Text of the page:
Tai Chi Chuan and Taoism

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Taoism (Daoism) is the English name referring to a variety of related Chinese philosophical and religious traditions and concepts. These traditions influenced East Asia for over two thousand years and some have spread internationally. Taoist propriety and ethics emphasize the Three Jewels of the Tao; namely, compassion, moderation, and humility. Taoist thought focuses on wu wei (“non-action”), spontaneity, humanism, and emptiness. An emphasis is placed on the link between people and nature. Taoism teaches that this link lessened the need for rules and order, and leads one to a better understanding of the world.

The character Tao 道 (or Dao, depending on the romanisation scheme) means “path” or “way”, but in Chinese religion and philosophy it has taken on more abstract meanings. Tao is rarely an object of worship, being treated more like the Indian concepts of atman and dharma.

The word “Taoism” is used to translate different Chinese terms. Daojiao/Taochiao (道教 “teachings/religion of the Dao”) refers to Daoism as a religion. Daojia/Taochia (道家 “school of the Dao”) refers to the studies of scholars, or “philosophical” Daoism. However, most scholars have abandoned the dichotomy of “religious” and “philosophical” Daoism.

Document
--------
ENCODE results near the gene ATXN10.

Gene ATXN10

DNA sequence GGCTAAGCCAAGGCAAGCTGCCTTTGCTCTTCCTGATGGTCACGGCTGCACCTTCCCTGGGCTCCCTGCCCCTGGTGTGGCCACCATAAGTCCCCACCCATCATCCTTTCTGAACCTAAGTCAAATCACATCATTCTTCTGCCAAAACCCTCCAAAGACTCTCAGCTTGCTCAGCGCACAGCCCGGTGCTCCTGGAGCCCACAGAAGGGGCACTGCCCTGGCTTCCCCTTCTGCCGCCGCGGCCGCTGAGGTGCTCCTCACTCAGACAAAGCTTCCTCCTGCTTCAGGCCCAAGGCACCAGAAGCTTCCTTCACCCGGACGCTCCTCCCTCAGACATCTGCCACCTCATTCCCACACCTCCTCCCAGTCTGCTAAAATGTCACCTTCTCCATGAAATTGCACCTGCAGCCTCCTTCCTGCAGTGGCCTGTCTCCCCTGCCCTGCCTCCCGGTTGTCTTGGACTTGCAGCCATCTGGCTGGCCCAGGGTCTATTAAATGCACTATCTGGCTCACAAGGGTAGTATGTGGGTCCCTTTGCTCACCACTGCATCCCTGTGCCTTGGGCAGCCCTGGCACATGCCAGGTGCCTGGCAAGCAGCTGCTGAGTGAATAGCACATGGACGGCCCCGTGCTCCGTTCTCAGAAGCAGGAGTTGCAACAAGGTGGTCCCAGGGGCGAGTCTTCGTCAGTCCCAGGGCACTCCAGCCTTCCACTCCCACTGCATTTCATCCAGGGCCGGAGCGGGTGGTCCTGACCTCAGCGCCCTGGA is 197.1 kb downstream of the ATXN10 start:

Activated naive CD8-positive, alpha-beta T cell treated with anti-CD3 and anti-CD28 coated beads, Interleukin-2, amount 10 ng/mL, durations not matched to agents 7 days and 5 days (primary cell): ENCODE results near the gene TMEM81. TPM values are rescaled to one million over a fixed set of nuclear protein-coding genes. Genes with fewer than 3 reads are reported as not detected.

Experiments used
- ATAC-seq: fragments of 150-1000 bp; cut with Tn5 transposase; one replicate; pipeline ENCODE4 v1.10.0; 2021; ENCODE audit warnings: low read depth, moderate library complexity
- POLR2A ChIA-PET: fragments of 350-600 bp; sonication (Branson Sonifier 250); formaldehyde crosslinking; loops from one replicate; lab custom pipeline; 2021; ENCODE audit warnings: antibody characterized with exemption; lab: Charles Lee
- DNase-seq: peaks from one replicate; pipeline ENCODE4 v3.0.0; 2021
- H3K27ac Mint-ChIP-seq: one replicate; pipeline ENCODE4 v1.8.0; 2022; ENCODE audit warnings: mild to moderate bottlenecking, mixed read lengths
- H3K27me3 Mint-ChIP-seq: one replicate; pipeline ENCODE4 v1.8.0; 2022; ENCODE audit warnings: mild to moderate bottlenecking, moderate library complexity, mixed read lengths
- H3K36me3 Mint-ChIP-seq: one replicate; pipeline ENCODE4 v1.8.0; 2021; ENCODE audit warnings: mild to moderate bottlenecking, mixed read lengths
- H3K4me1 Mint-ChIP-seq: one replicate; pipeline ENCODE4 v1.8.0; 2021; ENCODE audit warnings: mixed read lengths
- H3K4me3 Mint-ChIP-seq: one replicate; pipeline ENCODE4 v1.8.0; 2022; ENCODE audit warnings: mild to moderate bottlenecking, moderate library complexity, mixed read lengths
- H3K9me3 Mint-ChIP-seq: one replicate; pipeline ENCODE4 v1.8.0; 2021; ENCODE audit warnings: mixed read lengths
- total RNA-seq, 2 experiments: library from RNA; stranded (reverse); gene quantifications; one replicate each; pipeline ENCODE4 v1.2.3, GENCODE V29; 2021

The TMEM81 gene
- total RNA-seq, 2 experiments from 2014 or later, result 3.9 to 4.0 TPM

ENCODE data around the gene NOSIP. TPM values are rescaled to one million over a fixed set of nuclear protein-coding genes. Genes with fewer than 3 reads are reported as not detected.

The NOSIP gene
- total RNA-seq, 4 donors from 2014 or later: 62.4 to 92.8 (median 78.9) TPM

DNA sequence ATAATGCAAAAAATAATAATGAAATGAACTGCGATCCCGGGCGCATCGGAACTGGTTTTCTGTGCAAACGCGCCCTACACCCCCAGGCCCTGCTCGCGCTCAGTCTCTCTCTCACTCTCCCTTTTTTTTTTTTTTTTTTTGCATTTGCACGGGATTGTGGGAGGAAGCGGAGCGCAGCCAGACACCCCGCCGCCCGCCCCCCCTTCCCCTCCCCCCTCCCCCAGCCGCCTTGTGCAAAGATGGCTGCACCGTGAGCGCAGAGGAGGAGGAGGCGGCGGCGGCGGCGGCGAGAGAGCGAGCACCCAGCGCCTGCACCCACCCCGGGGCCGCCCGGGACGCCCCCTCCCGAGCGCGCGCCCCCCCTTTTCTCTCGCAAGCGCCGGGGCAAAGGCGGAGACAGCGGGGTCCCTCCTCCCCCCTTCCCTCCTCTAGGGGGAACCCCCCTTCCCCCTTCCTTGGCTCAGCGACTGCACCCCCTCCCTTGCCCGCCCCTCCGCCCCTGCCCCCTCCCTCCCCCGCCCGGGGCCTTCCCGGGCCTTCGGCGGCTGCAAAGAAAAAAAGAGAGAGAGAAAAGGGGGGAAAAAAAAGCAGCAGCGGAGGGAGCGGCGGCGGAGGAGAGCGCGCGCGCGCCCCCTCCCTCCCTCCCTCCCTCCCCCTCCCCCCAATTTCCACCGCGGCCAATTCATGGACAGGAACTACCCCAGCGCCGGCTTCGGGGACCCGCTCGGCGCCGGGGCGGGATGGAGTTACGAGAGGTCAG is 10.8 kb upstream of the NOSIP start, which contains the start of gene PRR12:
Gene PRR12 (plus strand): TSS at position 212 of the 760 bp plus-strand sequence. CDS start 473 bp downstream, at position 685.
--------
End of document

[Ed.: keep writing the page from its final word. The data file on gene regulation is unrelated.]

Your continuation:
Most traditional Chinese Taoists are polytheistic. Nature and ancestor spirits are also common in popular Taoism. Organized Taoism distinguishes its ritual activity from that of the folk religion, which some professional Taoists (Daoshi) view as debased.

This sort of shamanism is eschewed for an emphasis on internal alchemy among the “elite” Taoists. Chinese alchemy, astrology, cuisine, several Chinese martial arts, Chinese traditional medicine, fengshui, and many styles of qigong breath training disciplines are intertwined with Taoism throughout history.

There exists a long history of movement and exercise systems which are associated with Taoism. In some sense one can see elements of all of these as contributing to the climate from which Tai Chi emerged.

Lao Tsu, the founder of Taoism, wrote:

Yield and overcome;
Bend and be straight.
— Tao Te Ching (22)

He who stands of tiptoe is not steady.
He who strides cannot maintain the pace.

— Tao Te Ching (24)

Returning is the motion of the Tao.
Yielding is the way of the Tao.

— Tao Te Ching (40)

What is firmly established cannot be uprooted.
What is firmly grasped cannot slip away.

— Tao Te Ching (54)

Stiff and unbending is the principle of death.
Gentle and yielding is the principle of life.